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Questions for Dr. Kennedy
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Posted by: Mike
Date: July 15, 2002 4:25 AM

I've recently had a heart scan that revealed a calcium score of 354. It puts me at some risk (75 percentile) for a heart trauma of some sort. Also I have an enlarged heart but I'm sure nothing can be done for that! Is that true? I suspect nanobacteria as the cuprit for the calcium, as it has shown to be in my system. It's likely that the EDTA chelation has been the factor that's keep me alive and well to this point. And thank you for much of that! I need to know more about the nanobacteria! Can I pick your brain and/or get suggestions for procedure from here foreward. Or better yet what would you do?

RE: Nanobacteria
Posted by: Ron Kennedy, M.D.
Date: July 15, 2002 5:01 AM

Here is the web site for information on nanobacteria: If you have had the test and it is positive, the next thing to do is the Nanobaclabs protocol. I will be happy to prescribe it for you as you are already my patient. Shall I mail the Rx to you?

RE: Nanobacteria
Posted by: Mike
Date: July 15, 2002 8:49 AM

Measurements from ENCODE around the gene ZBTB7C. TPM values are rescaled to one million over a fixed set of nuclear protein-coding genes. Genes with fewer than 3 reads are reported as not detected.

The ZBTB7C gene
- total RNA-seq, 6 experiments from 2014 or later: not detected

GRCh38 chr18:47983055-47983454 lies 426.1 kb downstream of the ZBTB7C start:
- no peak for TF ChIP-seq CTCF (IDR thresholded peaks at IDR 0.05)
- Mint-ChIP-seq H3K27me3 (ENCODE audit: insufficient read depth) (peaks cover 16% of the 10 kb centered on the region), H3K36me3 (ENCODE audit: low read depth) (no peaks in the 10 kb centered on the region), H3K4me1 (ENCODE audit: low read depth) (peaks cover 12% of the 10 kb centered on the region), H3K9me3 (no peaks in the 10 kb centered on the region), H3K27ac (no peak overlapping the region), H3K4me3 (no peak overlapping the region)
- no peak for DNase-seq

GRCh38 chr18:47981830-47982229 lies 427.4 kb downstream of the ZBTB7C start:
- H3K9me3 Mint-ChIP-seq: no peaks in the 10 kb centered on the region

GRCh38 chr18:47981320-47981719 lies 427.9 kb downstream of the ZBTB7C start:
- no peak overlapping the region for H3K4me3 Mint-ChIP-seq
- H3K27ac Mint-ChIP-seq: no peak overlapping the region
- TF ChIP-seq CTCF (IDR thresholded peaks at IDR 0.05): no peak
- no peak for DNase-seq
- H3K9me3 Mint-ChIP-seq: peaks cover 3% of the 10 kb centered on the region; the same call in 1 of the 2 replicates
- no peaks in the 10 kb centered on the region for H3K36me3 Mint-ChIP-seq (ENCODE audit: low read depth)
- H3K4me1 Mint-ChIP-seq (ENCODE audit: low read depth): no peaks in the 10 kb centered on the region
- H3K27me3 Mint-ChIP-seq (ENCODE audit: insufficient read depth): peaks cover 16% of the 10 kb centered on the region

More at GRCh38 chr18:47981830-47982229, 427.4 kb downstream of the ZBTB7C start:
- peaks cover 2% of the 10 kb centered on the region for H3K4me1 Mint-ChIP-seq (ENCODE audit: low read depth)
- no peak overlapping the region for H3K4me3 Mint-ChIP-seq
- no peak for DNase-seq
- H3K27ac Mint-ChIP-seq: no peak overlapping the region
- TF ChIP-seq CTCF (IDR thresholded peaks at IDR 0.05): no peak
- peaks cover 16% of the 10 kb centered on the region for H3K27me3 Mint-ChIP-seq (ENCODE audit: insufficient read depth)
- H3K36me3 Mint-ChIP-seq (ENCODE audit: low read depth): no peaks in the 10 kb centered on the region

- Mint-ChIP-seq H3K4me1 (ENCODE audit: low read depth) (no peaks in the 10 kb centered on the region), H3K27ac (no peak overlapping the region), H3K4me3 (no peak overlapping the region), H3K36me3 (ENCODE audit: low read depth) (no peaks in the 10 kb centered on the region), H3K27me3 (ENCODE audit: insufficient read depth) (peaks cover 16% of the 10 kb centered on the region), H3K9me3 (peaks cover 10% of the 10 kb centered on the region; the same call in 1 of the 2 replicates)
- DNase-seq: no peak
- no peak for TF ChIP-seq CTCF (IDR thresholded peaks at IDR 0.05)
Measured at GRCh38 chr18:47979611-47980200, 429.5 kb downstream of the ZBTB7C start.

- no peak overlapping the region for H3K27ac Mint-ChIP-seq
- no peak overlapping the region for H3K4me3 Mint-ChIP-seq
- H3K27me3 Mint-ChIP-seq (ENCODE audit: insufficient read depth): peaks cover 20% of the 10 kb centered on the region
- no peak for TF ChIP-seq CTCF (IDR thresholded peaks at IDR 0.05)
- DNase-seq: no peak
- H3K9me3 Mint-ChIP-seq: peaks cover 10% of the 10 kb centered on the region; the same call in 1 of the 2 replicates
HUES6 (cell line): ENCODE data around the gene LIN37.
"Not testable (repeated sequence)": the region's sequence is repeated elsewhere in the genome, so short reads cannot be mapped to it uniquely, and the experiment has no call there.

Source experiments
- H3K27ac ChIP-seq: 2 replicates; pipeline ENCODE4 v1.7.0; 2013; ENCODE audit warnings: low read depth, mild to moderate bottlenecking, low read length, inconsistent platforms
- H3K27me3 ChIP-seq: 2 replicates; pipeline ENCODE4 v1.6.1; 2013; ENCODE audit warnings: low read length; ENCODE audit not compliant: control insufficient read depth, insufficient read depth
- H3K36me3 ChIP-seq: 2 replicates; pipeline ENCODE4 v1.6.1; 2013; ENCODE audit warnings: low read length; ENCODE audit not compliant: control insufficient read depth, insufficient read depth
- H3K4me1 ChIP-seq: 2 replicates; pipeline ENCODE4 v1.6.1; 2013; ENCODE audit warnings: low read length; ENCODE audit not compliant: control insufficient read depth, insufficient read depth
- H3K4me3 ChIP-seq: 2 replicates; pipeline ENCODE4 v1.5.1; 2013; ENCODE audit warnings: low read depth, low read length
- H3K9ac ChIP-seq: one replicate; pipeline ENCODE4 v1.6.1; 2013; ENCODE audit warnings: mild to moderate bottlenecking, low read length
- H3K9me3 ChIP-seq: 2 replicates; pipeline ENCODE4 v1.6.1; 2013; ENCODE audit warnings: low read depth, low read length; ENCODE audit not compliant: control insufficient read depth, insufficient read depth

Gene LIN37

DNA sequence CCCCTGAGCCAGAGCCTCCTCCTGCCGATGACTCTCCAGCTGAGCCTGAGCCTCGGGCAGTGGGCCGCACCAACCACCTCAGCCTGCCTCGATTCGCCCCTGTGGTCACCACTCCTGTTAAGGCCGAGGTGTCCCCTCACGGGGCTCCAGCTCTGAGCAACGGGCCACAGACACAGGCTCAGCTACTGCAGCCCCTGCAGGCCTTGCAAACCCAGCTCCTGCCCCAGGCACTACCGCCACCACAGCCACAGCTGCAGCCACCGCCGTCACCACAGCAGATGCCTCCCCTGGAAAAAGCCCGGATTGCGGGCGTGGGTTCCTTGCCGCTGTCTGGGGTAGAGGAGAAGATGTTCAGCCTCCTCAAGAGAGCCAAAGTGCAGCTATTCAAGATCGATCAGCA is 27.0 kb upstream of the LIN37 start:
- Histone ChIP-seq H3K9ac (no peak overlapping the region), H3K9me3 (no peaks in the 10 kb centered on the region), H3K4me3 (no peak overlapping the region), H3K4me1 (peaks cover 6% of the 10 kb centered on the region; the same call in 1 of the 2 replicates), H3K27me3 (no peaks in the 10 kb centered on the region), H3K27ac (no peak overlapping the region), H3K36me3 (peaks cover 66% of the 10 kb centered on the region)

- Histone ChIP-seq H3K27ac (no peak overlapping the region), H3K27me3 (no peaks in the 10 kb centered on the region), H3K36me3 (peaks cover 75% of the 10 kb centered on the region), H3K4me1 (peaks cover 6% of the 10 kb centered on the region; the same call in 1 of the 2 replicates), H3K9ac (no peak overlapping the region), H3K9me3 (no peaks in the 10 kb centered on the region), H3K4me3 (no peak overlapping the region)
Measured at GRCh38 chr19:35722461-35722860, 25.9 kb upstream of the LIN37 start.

Do you know of any other protocol hopefully without antibiotics? Or without the protocol what is the correct procedure to maintain the present status quo? I understand nanobacteria grow very slowly, but it does grow and I don't need more especially with the calcium. Is chelox effective here or do we have enough data yet to be sure of anything here?

RE: Nanobacteria
Posted by: Ron Kennedy, M.D.
Date: July 15, 2002 2:41 PM

Nanobacteria are the new kids on the block. The preliminary results are encouraging but we do not have enough experience with this approach to recommend it in isolation from other ways of dealing with such problems. In nine years of giving chelation therapy for atherosclerotic heart disease to hundreds of people, not one person who has remained on the program has died from that illness. If a person is going to do only one thing for ASCVD to remain alive and well, that one thing should be IV chelation therapy in my opinion. As to alternating IV H2O2 with EDTA (chelox), a look a the color of your venous blood will tell us if that will help. A blood cell analysis will also reveal other blood conditions which will predispose to vascular events - for example rouleau formation or tendency to clot too quickly - condition which can easily be corrected.

This Thread has been closed


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